While I would certainly vote ‘yes’ were I voting in BC, I have to give the ‘no’ side the credit for a much stronger argument. They attack STV where it is most vulnerable, rather than attempt to defend FPTP and manufactured majorities. And the use of the Citizens Assembly video looks like a master stroke. Meanwhile, the ‘yes’ side fails to even mention the process by which ordinary citizens crafted the proposal, which was allegedly a selling point last time around.**

_______
* When it won 57% of the vote. It required 60%.

** Is deliberative democracy dead?

8 thoughts on “The ‘no’ argument on BC-STV

  1. > “Their parties run only as many candidates in each area as they think they can elect”

    Rii-i-ight. As compared to the abundant intra-party choice offered by FPTP and MMP…

    A more honest anti-STV argument might have acknowledged that Tasmania, Malta and the ACT – which use countbacks rather than by-elections to fill casual vacancies – see parties offering, say, 5 or even 6 candidates in a 5-seat district, where Irish parties might offer only 3 or 4.

    Anyone else spot the irony in someone using a computer to argue, on the Internet, that “You shouldn’t use systems whose internal workings you can’t explain in exact detail”?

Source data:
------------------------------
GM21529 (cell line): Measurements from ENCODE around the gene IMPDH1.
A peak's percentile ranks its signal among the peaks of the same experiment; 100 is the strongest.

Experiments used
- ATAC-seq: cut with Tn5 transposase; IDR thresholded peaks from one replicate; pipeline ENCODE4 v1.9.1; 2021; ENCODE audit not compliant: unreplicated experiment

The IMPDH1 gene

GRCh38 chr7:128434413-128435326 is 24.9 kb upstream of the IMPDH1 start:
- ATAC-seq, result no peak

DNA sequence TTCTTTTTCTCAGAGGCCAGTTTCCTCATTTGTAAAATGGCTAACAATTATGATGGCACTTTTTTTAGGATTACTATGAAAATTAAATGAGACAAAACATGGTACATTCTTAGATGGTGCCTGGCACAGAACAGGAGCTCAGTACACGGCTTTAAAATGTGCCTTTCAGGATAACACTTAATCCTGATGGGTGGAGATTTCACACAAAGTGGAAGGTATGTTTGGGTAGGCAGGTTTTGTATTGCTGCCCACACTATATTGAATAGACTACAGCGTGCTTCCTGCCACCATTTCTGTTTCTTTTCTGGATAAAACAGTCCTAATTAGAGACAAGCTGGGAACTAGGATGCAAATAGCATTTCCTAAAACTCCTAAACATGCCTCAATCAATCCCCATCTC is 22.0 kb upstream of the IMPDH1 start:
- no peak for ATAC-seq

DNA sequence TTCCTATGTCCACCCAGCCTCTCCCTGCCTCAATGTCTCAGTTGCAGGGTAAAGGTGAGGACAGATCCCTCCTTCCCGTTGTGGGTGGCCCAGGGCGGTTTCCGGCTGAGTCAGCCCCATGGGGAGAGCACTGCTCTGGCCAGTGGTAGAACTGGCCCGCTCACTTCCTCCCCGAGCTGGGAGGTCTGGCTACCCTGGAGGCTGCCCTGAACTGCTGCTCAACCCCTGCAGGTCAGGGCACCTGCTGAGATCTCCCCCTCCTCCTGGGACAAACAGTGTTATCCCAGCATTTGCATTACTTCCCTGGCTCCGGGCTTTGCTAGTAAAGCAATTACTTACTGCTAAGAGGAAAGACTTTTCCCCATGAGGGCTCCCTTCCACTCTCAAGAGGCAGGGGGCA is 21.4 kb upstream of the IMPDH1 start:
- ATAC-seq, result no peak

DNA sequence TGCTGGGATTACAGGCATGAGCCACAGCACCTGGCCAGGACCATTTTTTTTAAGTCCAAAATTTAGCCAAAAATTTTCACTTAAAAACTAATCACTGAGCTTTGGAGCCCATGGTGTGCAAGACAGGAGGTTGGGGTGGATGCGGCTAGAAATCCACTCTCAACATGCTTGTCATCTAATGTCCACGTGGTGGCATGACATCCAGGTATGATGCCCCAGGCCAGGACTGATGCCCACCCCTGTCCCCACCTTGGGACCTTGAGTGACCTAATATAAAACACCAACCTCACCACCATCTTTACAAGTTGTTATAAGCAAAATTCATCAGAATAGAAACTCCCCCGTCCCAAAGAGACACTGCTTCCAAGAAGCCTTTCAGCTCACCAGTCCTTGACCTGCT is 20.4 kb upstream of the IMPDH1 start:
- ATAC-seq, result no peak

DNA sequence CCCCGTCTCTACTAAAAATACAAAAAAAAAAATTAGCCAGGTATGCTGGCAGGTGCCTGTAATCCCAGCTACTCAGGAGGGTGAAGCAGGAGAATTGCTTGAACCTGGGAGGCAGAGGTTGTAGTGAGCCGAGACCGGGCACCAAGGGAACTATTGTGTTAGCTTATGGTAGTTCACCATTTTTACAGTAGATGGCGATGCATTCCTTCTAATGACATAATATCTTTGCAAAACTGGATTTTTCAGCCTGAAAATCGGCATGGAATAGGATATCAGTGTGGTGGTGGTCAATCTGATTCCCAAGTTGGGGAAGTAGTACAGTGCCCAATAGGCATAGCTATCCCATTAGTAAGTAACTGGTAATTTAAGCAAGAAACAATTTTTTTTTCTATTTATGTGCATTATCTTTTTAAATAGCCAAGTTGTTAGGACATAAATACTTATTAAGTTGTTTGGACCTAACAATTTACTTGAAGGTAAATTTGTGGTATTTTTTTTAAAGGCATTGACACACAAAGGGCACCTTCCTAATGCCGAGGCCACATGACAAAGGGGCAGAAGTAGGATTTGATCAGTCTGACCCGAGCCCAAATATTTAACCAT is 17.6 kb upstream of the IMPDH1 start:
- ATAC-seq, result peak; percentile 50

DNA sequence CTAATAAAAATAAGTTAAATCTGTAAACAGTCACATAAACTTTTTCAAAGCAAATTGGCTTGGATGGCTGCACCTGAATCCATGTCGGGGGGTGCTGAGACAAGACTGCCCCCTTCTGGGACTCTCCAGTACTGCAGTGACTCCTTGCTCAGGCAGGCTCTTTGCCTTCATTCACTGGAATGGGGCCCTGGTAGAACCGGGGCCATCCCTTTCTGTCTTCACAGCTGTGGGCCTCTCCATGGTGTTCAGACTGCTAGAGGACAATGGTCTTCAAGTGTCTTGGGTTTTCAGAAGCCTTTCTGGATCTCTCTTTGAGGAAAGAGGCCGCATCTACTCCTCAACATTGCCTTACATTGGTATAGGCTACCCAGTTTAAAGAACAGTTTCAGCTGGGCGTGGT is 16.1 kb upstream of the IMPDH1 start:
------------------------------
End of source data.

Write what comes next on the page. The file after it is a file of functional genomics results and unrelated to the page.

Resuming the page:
2. MSS may be right about the choice of campaign strategies by each side, although I have seen advocates for the No side talking about “stable majority government” in other venues. I have also seen lots of references to the Citizens Assembly by proponents of a Yes vote.

    I have been admiring from afar the Yes campaign’s web site, fund raising and op-eds. Perhaps I was wrong to do so.

  3. It is fair to say that I am referring only to a narrow slice of the overall campaign. On the other hand, one might expect the campaigns to make an effort to put (what they believe to be) their best arguments forward in as prominent a site as the CBC website.

  4. I strongly suspect that CBC, rather than the campaigns, chose the writers for each side. The spokesperson for the Yes side here is not someone I’m familiar with. Granted, I would only recognize some of those involved in FairVote Canada and BC-STV, not all of them. It would be interesting to know how this writer got selected.

  5. I don’t really understand how the “preferential ballots are so complicated!” idea ever got traction. Currently, every federal party uses the alternative vote in its leadership selection process. Shouldn’t the “Yes” side be pointing out that the tens of thousands of Canadians who have voted in leadership elections were perfectly able to figure out a preferential ballot?

  6. STV has, in recent decades, been adopted by Northern Ireland; by Scotland for municipal elections; and by New Zealand for regional and some municipal elections. In every case, the population had had the benefit of watching PR-STV in action next door or across the water, in Ireland and several Australian examples, for many decades.

    The major problem in BC was lack of public understanding of STV, which flowed from lack of familiarity. With a bit of attention, anyone can understand the mechanics. But what happens in practice? How does it work in real election experience? The only way to get a real feel for it is to watch PR-STV elections. Ireland uses manual counts over two or three days, unacceptable to American TV networks who compete to declare instant winners, but ideal drama for watching the actual workings.